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    They need to prove that there efforts are helping anything. They just spent a couple days packing a trail down the Talkeetna Spur Rd. for some reason. There is a plowed bike path on the other side the moose aren't using much, and a snowmachine trail on the other side they weren't using much either. The AMF snowcats ran down the top of the snowmachine trail so we now have a nice groomed trail. That much I like, but my kid has traveled it several times in the last couple days and hasn't seen a single moose using it. I'm going to check it out today and see how many tracks are on it.

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    Quote Originally Posted by bushrat View Post
    You don't move moose this time of year from urban areas out to more remote deep-snow areas. The percentages as to survival are just not there. .
    I think survival of moose darted in the winter is not more than 20% or so, and a darted moose is inedible for at least 30 days due to the chemicals in the trank.
    So, odds are they will not only kill 80% of the moose they move, but they won't be salvageable either.
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    Member AlpineEarl's Avatar
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    Quote Originally Posted by homerdave View Post
    I think survival of moose darted in the winter is not more than 20% or so, and a darted moose is inedible for at least 30 days due to the chemicals in the trank.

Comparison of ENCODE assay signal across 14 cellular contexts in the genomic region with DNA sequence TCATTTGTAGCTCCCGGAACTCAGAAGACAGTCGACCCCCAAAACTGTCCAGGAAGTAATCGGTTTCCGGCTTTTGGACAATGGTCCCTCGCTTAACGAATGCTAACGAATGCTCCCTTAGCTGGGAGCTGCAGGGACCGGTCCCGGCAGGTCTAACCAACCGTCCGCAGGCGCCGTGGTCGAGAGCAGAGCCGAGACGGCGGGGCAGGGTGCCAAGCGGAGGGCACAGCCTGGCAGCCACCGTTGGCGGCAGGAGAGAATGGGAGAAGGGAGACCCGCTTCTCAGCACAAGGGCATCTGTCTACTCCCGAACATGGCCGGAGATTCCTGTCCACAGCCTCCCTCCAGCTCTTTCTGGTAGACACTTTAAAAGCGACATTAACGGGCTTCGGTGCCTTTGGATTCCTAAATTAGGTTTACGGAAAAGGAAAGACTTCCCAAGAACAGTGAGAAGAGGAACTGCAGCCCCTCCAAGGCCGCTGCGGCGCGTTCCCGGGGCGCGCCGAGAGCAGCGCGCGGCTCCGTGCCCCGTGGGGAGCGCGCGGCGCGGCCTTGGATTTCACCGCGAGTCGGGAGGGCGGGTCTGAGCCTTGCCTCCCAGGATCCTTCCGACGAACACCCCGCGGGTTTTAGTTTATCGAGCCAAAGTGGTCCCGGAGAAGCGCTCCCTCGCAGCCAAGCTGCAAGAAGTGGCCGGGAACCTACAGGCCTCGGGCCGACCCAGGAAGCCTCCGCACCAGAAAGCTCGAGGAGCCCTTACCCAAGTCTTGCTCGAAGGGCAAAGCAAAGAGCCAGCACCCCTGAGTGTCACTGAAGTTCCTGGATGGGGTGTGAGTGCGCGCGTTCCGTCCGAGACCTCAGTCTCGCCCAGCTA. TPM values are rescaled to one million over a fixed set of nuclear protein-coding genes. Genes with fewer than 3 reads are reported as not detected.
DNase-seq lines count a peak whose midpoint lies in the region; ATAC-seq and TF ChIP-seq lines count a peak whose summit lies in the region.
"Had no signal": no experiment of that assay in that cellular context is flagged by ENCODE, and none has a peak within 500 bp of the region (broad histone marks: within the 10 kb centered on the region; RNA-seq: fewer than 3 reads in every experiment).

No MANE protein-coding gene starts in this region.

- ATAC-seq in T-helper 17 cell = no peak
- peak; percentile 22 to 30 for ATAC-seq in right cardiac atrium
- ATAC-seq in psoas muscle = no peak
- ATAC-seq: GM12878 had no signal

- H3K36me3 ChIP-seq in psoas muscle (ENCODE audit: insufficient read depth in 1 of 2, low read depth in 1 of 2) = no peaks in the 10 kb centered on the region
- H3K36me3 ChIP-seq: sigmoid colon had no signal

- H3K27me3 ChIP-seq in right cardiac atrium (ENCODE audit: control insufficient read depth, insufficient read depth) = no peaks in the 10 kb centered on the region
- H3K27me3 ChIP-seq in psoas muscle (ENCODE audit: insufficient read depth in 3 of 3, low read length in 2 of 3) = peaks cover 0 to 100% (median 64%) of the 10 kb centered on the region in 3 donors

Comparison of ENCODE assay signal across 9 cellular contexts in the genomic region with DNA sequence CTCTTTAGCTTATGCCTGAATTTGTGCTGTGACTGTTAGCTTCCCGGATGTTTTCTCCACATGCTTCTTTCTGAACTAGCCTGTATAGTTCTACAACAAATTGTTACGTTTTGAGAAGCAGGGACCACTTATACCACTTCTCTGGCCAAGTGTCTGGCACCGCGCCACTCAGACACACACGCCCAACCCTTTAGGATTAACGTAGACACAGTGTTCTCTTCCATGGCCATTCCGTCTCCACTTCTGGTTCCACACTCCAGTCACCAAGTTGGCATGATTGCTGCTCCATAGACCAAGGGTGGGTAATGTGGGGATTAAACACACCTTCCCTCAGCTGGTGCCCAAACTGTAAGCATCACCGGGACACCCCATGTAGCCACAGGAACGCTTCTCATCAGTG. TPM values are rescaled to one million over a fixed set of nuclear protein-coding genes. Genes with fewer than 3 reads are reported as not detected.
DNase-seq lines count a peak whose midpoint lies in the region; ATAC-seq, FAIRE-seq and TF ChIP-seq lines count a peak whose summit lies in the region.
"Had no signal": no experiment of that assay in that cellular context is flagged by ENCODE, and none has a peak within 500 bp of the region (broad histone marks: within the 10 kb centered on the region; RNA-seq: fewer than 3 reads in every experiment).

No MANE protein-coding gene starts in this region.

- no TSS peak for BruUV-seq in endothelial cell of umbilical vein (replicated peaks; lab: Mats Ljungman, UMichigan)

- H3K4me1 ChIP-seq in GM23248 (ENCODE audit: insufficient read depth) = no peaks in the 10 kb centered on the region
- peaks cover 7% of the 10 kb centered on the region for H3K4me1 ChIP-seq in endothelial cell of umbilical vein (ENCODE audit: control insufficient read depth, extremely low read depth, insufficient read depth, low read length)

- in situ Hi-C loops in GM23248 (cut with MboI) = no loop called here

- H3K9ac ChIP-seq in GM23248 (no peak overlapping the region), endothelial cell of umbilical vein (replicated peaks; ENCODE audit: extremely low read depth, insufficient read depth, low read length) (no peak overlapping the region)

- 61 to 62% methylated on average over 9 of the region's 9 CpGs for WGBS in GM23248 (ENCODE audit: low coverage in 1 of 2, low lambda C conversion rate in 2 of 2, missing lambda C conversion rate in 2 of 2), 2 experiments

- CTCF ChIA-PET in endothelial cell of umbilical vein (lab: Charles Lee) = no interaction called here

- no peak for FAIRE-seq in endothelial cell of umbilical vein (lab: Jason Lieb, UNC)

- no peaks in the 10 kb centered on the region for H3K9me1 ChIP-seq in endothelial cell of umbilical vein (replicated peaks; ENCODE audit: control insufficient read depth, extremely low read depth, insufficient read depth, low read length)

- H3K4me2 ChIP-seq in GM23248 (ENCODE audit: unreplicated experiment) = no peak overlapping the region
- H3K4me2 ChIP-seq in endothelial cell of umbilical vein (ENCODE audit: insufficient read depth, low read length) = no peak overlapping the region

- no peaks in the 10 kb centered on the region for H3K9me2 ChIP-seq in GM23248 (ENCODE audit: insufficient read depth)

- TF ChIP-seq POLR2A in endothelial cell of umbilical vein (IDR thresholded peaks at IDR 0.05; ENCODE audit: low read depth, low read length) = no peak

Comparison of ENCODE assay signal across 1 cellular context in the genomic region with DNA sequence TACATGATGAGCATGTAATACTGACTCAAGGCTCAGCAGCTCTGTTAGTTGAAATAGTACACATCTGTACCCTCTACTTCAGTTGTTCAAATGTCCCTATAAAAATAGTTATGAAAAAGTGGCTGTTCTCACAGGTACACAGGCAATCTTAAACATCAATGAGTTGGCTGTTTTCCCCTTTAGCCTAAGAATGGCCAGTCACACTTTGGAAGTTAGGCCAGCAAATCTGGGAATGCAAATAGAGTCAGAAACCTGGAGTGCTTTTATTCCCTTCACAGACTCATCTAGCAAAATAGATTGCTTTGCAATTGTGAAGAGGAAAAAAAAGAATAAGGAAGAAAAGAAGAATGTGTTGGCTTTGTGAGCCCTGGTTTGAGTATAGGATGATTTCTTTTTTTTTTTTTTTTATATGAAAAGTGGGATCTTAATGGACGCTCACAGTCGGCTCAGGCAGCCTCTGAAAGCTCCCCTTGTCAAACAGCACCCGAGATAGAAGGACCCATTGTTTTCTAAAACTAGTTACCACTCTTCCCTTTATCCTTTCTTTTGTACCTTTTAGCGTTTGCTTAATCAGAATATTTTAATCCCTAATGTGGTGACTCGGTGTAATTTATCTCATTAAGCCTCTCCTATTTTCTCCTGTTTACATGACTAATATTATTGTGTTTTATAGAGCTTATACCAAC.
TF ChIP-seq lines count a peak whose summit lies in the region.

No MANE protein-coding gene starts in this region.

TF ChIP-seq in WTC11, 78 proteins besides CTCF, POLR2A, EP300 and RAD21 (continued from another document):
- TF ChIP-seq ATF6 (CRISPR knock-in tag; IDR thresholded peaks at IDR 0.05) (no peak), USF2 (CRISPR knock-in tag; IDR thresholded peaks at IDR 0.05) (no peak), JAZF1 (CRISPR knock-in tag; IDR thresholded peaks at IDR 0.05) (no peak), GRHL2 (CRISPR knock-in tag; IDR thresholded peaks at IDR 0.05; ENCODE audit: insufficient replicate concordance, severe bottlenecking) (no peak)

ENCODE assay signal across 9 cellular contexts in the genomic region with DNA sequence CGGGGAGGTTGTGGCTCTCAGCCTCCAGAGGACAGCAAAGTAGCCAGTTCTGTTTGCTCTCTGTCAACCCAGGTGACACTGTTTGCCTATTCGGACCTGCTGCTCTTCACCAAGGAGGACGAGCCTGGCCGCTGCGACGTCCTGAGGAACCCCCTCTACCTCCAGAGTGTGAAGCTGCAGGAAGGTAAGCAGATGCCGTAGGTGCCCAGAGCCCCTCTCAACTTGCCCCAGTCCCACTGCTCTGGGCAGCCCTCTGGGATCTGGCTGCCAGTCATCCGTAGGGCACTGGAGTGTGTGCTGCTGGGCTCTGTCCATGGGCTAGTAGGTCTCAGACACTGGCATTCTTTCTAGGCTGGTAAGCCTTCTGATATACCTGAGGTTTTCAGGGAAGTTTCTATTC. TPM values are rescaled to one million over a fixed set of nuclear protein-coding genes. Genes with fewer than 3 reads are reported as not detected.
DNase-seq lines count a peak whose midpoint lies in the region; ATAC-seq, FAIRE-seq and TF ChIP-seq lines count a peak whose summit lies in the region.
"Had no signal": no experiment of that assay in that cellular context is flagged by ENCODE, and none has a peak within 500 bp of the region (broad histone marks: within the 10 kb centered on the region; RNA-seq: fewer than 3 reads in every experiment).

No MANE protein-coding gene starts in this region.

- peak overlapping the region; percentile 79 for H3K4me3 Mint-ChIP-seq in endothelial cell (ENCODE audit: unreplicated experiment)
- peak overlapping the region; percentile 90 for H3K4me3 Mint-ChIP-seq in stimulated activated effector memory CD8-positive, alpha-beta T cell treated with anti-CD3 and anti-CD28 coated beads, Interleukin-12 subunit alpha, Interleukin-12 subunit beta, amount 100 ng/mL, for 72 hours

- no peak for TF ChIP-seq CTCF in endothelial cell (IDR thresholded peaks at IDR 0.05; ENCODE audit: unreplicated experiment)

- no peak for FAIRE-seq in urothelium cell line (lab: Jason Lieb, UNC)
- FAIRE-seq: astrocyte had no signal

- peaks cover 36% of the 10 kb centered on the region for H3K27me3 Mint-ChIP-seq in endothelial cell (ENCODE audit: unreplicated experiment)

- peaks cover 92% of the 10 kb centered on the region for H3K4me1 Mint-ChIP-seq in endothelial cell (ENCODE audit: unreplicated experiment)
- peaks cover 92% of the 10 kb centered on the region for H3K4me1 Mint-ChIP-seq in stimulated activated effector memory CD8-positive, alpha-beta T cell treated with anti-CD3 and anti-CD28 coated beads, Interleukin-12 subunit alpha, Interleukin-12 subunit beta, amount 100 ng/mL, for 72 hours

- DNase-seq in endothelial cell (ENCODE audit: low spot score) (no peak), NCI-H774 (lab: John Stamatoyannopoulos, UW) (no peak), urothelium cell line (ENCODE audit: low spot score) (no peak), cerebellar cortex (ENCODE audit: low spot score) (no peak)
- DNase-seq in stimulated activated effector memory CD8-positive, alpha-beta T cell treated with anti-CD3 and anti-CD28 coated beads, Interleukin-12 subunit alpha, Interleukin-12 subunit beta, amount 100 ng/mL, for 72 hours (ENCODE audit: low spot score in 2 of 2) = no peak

So, odds are they will not only kill 80% of the moose they move, but they won't be salvageable either.
    So what Dave? There was that whole calf thing before. It has absolutely nothing to do with moose surviving. If it did, a construction contractor would not be the one in charge. This is about 82k a year, some new trucks, welders, snow machines........ It was only with this heavy snow and high road kill rate that Olson found a way to justify buying a new truck, snowmachine, that welder he always wanted...... If everyone in the da*n valley wanted to save some moose, they'd drop 20mph on the highway for starters. It's BS, plain and simple. Moose are just the heart strings and flash points he used to get a new welder, snow machine and pickup from the state.

    I'm puzzled by the welder? Could he have just not had some like minded friends weld some stuff up for him, or even hire someone to do so? He already spent half the money buying toys, I assume the rest will be paid to "staff" in salary.

    Sorry, almost forgot...this was about moose. What was that survival rate again???

  9. #9